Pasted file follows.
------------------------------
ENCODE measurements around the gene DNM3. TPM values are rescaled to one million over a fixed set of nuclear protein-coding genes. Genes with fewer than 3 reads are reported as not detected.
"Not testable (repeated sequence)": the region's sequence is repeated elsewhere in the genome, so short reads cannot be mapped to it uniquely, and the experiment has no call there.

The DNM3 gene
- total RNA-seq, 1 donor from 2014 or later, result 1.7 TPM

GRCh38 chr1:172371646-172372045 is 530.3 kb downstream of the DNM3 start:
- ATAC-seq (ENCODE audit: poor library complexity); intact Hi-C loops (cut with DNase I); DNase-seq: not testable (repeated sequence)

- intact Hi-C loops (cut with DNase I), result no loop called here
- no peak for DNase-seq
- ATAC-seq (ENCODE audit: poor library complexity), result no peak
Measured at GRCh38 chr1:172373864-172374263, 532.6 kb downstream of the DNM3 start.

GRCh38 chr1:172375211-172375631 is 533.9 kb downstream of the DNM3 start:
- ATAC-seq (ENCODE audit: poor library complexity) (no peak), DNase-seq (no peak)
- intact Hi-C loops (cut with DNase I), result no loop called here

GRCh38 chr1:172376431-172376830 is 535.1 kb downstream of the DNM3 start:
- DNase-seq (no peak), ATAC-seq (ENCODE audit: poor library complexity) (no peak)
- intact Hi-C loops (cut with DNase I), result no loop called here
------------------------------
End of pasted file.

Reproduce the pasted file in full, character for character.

ENCODE measurements around the gene DNM3. TPM values are rescaled to one million over a fixed set of nuclear protein-coding genes. Genes with fewer than 3 reads are reported as not detected.
"Not testable (repeated sequence)": the region's sequence is repeated elsewhere in the genome, so short reads cannot be mapped to it uniquely, and the experiment has no call there.

The DNM3 gene
- total RNA-seq, 1 donor from 2014 or later, result 1.7 TPM

GRCh38 chr1:172371646-172372045 is 530.3 kb downstream of the DNM3 start:
- ATAC-seq (ENCODE audit: poor library complexity); intact Hi-C loops (cut with DNase I); DNase-seq: not testable (repeated sequence)

- intact Hi-C loops (cut with DNase I), result no loop called here
- no peak for DNase-seq
- ATAC-seq (ENCODE audit: poor library complexity), result no peak
Measured at GRCh38 chr1:172373864-172374263, 532.6 kb downstream of the DNM3 start.

GRCh38 chr1:172375211-172375631 is 533.9 kb downstream of the DNM3 start:
- ATAC-seq (ENCODE audit: poor library complexity) (no peak), DNase-seq (no peak)
- intact Hi-C loops (cut with DNase I), result no loop called here

GRCh38 chr1:172376431-172376830 is 535.1 kb downstream of the DNM3 start:
- DNase-seq (no peak), ATAC-seq (ENCODE audit: poor library complexity) (no peak)
- intact Hi-C loops (cut with DNase I), result no loop called here